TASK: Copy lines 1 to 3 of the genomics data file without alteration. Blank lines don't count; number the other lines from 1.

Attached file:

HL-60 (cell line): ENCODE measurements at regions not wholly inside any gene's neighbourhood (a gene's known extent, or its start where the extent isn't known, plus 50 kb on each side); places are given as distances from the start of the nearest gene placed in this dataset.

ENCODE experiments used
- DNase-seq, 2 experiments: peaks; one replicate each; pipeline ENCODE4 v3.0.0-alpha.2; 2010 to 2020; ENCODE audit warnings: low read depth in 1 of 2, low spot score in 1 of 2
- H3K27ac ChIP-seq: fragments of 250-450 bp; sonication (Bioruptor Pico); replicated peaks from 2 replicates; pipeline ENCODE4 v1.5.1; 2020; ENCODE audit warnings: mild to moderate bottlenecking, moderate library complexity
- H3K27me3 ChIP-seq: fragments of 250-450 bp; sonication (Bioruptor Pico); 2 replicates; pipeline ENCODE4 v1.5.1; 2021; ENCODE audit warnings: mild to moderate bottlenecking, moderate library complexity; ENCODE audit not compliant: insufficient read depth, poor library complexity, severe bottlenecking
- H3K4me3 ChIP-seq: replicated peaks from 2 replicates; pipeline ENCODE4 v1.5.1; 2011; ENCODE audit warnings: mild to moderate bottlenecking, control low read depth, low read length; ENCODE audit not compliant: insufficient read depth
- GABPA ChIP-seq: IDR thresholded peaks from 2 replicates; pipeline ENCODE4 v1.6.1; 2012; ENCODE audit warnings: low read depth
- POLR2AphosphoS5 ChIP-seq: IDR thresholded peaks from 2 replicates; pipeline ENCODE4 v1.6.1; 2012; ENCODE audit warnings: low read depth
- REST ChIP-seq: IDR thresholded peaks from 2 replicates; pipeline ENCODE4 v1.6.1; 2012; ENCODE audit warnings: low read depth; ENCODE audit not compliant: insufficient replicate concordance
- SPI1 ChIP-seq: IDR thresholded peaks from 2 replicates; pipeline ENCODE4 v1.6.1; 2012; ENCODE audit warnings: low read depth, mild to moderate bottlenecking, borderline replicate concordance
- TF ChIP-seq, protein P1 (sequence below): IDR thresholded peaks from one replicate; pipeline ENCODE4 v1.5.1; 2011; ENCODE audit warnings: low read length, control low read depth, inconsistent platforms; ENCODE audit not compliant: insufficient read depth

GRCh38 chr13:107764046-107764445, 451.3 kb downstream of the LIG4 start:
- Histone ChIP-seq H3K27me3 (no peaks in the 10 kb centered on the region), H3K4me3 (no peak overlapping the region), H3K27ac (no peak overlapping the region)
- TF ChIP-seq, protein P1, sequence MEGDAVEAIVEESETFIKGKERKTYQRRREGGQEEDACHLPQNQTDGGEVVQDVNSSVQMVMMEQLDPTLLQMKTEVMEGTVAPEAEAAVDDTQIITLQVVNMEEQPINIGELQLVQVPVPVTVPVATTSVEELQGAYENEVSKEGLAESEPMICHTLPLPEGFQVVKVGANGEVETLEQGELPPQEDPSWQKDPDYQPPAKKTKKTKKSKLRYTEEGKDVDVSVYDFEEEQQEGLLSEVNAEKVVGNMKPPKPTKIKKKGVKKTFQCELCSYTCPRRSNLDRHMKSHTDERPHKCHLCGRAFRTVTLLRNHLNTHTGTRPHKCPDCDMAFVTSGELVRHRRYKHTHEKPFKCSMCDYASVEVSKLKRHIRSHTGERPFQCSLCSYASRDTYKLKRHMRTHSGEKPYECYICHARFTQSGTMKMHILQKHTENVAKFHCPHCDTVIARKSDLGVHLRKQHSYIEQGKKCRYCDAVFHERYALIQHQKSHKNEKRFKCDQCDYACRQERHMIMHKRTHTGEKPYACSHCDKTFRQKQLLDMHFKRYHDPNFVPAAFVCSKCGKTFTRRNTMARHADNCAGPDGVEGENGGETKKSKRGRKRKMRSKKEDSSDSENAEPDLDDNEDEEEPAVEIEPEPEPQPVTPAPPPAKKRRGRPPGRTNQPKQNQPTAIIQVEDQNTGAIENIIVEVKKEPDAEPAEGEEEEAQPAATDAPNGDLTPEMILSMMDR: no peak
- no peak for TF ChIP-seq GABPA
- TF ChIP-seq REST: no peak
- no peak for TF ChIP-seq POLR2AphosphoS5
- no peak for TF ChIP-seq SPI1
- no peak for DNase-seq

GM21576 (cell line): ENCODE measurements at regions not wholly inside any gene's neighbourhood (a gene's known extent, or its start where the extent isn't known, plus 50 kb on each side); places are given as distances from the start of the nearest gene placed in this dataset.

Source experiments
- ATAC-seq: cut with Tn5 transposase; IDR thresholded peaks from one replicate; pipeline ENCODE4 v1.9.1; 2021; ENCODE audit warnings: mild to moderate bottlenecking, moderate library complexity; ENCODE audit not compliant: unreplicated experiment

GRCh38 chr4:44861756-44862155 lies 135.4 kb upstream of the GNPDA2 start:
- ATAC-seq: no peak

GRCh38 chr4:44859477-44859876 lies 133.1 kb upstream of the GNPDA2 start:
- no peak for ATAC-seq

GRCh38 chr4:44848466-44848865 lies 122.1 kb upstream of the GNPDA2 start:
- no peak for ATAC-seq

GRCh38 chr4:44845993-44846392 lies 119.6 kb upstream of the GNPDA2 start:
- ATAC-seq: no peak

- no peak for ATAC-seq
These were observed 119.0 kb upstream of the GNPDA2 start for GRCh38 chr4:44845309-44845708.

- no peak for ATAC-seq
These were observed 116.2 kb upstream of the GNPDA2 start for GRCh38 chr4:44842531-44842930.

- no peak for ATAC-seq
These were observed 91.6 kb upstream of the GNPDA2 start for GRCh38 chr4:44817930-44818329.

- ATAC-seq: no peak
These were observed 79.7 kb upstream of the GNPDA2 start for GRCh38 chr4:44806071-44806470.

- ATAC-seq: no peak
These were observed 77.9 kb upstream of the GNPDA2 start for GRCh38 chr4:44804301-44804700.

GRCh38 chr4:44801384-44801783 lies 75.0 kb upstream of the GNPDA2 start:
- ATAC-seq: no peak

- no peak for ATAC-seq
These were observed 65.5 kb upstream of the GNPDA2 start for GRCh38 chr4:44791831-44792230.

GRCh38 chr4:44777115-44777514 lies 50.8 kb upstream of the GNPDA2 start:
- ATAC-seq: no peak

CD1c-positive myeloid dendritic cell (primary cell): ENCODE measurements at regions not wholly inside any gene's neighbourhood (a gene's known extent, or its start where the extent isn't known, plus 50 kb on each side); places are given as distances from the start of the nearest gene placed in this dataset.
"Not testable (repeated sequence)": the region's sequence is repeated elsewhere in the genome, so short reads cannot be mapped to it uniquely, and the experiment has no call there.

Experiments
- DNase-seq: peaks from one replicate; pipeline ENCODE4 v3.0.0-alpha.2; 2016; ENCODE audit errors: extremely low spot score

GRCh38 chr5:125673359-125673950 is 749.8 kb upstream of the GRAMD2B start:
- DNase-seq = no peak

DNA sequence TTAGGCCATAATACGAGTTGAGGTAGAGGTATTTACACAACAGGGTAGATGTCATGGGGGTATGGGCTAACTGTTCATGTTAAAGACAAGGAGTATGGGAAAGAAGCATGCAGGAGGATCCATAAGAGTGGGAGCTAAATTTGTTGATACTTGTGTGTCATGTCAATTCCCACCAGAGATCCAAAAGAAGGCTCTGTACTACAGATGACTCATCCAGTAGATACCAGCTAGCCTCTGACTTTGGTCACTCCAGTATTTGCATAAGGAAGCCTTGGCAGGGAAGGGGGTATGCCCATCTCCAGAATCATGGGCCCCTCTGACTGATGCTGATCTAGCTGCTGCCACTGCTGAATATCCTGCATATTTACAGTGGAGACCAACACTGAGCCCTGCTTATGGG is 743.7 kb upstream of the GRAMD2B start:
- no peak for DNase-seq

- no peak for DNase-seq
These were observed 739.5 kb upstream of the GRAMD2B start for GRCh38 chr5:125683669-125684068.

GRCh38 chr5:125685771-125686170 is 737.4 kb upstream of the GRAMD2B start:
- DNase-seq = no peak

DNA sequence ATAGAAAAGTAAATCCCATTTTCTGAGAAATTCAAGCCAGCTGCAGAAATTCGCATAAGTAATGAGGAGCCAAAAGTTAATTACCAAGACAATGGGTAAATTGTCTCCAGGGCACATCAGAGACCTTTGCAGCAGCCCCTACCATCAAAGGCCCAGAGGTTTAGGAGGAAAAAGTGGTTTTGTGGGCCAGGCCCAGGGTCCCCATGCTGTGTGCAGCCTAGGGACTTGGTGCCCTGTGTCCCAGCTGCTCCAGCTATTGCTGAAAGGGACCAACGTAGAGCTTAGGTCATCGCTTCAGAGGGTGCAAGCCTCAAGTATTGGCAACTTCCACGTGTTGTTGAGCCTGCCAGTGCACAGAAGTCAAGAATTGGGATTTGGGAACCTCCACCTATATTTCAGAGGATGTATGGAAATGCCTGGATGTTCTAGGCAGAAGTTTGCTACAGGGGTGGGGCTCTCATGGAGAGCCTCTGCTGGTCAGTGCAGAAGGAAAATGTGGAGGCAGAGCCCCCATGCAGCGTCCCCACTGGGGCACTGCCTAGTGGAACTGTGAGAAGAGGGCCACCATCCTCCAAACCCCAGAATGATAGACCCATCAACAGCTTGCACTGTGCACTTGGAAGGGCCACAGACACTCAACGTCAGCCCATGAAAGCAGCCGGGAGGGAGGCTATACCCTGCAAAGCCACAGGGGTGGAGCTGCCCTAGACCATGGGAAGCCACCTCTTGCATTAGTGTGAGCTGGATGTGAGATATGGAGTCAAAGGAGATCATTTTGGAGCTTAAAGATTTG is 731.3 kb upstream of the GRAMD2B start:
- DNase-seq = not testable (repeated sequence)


HL-60 (cell line): ENCODE measurements at regions not wholly inside any gene's neighbourhood (a gene's known extent, or its start where the extent isn't known, plus 50 kb on each side); places are given as distances from the start of the nearest gene placed in this dataset.

ENCODE experiments used
- DNase-seq, 2 experiments: peaks; one replicate each; pipeline ENCODE4 v3.0.0-alpha.2; 2010 to 2020; ENCODE audit warnings: low read depth in 1 of 2, low spot score in 1 of 2